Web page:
SQL Server 2008 Book Title Change

OK. We’ve decided to change the title of my upcoming SQL Server 2008 book. Instead of DBA’s Guide to SQL Server 2008, we’re calling it Real World SQL Server 2008 Database Administration: Skills and Knowledge for MCITP Certification and Beyond.

The reason for the title change is simple. We are covering the objectives for 70-432 and 70-450 in the book and we want this to be clear; however, we also realize people want more than a certification prep book. In fact, this book includes several entire chapters that have nothing to do with the certification, but everything to do with effective SQL Server 2008 administration. Hopefully, the new title will help to clearly communicate the purpose of the book.

Spotting scams, like the Union Workers Credit Services scam

It’s really no wonder senior citizens are afraid of the Internet. Maybe we all should be. Have you noticed just how many scam artists are working the Net?

First, today I received a U.S. Postal mail-based scam: the Union Workers Credit Services scam. They send you a postal letter indicating that you’ll get a credit limit of X amount and all you have to do is pay the $37 annual membership fee. How could you spot this as a scam?

The language can often reveal the true scamish nature of the beast. Read the following and see if you can spot something a bit out of kilter:

"It’s nice to inform you that you have been identified and PRE-APPROVED for a PLATINUM CARD Membership from Union Workers Credit Services…"

What’s wrong with this sentence fragment? "It’s nice to inform you…" Have you ever received a mailing from a real credit source that used a phrase like this? Not likely. Here’s the last part of the same sentence:

"…with a GUARANTEED $10,000.00 credit limit valid exclusively toward all credit purchases from credit provider!"

That’s a weird phrase. You mean you can use this great credit to buy anything you want from Union Workers Credit Services. That makes sense. I’d like to buy some more debt please. So, what you’re really getting into is a buyers club of sorts. I haven’t seen their catalog, but I’d bet it’s full of crap.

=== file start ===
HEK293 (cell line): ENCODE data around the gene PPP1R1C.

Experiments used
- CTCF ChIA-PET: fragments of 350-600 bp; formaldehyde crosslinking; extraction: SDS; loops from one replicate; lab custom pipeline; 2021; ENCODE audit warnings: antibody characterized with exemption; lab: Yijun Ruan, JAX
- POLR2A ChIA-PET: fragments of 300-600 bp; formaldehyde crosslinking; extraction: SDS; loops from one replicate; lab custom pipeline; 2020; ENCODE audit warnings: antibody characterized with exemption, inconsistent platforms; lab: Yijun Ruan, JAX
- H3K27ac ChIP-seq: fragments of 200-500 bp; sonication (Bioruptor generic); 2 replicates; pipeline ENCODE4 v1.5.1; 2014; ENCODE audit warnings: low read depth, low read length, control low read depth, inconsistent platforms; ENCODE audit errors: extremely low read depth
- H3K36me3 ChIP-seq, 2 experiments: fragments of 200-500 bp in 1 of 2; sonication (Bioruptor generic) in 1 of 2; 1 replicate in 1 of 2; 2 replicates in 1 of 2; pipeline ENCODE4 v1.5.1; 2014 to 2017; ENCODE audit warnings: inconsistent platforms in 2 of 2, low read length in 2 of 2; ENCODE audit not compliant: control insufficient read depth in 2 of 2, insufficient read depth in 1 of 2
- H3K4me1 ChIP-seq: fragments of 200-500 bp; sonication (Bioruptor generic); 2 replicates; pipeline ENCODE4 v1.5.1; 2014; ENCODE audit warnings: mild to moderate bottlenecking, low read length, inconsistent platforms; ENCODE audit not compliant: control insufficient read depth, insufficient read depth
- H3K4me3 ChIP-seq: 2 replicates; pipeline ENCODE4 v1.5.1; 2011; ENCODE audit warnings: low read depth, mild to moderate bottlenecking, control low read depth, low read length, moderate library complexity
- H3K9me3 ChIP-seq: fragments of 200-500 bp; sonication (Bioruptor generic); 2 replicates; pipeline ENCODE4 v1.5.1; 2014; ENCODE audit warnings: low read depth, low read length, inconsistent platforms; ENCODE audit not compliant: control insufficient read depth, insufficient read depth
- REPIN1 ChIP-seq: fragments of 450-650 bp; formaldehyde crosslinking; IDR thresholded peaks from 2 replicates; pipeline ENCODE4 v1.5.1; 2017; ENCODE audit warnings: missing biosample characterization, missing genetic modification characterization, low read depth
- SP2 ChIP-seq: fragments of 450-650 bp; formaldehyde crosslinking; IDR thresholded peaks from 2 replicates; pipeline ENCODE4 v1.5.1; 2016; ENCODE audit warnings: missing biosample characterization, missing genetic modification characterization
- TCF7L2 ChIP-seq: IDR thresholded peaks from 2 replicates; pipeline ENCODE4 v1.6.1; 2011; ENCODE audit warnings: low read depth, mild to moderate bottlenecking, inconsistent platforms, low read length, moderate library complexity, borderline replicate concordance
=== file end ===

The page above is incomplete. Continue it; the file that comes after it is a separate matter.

The bad thing for you is that if you send the $37 you’ll never get a refund. Why? They’ve worded it all perfectly to make sure you cannot get a refund and even your bank will reject a stop payment because they NEVER say it is a credit card.

If you have friends and family, please talk with them about this and other scams. They are becoming more and more common and I hate to see people hurt financially by these vultures. If I could do something legal to cost them so much money that they would lose everything (the scammers), I’d do it in a heartbeat.

If you can think of any ideas, let me know. I’ll be glad to participate. Maybe we can find their number and all call them every day with our cell phone surplus minutes… of course, liars like this probably don’t have a business line that costs them for incoming calls anyway.

Am I the only one mad at these idiots!

Here’s the best way to avoid scams: Always assume any unsolicited contact is a scam. It’s really getting that bad. Go online and search for the company name or a unique phrase and the word scam. For example, a quick search for Union Workers Credit Services scam would reveal many people talking about this evil, wicked company. Hopefully, this blog post will help.